The poems we write may be rewarding and full of craft (or exasperating and full of frustration), but they are secondary in importance to that which brings them into being: the simple act of paying attention. An open-eyed approach to the world allows the most mundane things to set off a train of enquiry. Attention is its own reward: poems are a neat by-product.
We’ve done a couple of ‘inside’ prompts – a journey around your room, an ode to the first thing you see. In this last week of lockdown, we step outside with that same quality of attention. I want you to look at something within 200 yards of your front door. There are things in your environment so familiar that you may not have registered them for years. Salute the longevity of the pillar box, revived from decline by all the parcels and cards we are sending to isolated friends. Consider the lamp post, that vital news station for neighbourhood dogs; the camper van that never leaves the driveway; the small gifts of any street. Acknowledge the street named after a tree or a long-dead councillor. You get the point.
When you write from Things, ideas creep in around the edges. We’re aiming for Emily Dickinson’s dictum – tell all the truth, but tell it slant. There may be something to explore in the private object (in my case, the glistening fish head left by a kingfisher outside my front door – in yours, maybe wind chimes or a bird feeder). Just now, you might find special worth in the things that your neighbours see too. The manhole cover; the corner shop, clogged by school children at 3.30; the crochet rainbow in a bedroom window; the sign saying NO BALL GAMES or IF I CATCH YOU SMOKING IN THESE TOILETS YOU HAD BETTER BE ON FIRE. Even a scrap of roadside verge has merit. Ours is sometimes covered with wild geraniums; the council cuts them down, but they come back.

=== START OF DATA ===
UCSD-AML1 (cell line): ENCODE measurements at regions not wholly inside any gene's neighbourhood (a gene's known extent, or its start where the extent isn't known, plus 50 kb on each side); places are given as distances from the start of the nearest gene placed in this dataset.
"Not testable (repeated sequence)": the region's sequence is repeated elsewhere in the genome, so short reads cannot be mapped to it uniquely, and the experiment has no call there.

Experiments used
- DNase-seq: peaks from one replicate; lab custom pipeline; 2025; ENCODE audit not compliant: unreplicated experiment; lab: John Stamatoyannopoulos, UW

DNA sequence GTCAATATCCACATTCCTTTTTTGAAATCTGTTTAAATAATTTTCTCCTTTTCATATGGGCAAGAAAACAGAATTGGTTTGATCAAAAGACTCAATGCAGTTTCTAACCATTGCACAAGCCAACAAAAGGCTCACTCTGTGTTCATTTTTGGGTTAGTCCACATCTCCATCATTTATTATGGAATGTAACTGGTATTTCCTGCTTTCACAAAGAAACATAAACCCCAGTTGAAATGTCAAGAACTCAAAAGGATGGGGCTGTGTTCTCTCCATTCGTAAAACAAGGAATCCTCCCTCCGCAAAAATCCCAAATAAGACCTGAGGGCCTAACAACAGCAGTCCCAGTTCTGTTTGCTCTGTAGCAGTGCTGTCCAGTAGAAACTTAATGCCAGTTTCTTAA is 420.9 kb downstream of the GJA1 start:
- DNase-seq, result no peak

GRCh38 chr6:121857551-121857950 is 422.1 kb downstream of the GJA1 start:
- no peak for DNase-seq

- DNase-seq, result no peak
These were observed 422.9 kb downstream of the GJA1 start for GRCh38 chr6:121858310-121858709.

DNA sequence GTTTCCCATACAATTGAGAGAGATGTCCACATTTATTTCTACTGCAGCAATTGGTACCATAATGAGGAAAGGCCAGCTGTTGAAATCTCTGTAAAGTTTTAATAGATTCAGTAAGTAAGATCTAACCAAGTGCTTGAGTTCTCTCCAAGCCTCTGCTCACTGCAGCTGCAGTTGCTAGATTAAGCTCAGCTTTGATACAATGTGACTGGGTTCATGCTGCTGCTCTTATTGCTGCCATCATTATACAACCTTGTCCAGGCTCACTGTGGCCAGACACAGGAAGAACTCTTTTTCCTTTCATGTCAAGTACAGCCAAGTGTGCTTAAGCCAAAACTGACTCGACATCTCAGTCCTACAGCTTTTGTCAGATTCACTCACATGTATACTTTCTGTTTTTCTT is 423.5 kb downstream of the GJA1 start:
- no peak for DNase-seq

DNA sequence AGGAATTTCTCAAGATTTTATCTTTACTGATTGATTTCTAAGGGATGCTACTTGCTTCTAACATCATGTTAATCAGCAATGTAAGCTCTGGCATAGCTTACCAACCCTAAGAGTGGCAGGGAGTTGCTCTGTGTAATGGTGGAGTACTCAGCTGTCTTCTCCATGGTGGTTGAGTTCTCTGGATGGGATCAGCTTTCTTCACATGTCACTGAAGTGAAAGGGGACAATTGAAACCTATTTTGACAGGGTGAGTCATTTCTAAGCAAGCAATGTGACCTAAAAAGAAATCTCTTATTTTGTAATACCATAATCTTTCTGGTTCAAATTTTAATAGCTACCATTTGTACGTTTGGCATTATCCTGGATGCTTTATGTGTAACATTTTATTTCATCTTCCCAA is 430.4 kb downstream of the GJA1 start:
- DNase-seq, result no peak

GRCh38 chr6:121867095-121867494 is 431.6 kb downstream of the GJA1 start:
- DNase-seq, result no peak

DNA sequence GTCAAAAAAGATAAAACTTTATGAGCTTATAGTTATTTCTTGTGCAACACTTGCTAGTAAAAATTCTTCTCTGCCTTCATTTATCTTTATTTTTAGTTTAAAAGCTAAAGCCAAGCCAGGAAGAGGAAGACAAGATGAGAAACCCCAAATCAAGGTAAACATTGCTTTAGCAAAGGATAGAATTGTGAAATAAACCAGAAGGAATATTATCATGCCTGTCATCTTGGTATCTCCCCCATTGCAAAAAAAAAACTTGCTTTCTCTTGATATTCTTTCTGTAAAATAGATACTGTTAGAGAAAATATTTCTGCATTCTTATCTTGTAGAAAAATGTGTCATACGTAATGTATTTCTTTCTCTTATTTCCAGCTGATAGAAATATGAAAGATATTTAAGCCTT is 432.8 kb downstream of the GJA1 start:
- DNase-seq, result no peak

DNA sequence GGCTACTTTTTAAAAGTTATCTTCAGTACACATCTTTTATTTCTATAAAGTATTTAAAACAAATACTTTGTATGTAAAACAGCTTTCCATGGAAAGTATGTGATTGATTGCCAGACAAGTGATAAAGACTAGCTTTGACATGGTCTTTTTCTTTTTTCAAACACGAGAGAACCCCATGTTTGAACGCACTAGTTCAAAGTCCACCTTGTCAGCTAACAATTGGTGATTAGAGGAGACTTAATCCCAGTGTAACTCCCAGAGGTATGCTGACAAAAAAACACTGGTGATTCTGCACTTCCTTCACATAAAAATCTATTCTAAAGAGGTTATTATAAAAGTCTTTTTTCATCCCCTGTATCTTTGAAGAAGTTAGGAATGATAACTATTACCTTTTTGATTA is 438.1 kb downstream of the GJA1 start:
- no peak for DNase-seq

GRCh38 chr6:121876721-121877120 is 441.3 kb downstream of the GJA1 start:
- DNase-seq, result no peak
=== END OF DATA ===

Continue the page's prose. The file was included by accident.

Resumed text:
This is a lens through which to scrutinise your neighbourhood. Behind those locked doors, what is each neighbour living through in lockdown? Who graffitied FREE TOMMY ROBINSON on the wall, and why hasn’t that kerbstone been fixed yet? In asking such questions, remember that Yeats did not finish Leda and the Swan with ‘I wonder if she put on his knowledge with his power?’ but with a direct question – ‘Did she….?’ Likewise, you don’t need to begin with, ‘I wonder who lives in that house?’ The question shows that you wonder it, so you can just get straight in with ‘Who lives there?’ for a much more engaging line.
Finally, consider your own relationship to the things around you. The tree stump that was still a towering beech when you moved in, the gatepost you scarred by backing your car into it; or just a place where you remember an encounter like this happening. Anything can serve as the signpost to a poem – including a signpost. Go and open the door you’ve been living behind so much. At least there’ll be a draught.
This project ends on Wednesday December 2nd, with the English lockdown. If you have enjoyed these prompts and want to pay it forward, please give something to the Trussell Trust who help to look after our food banks and people in the most urgent need, in these desperate times. You can make a donation here. Every little helps.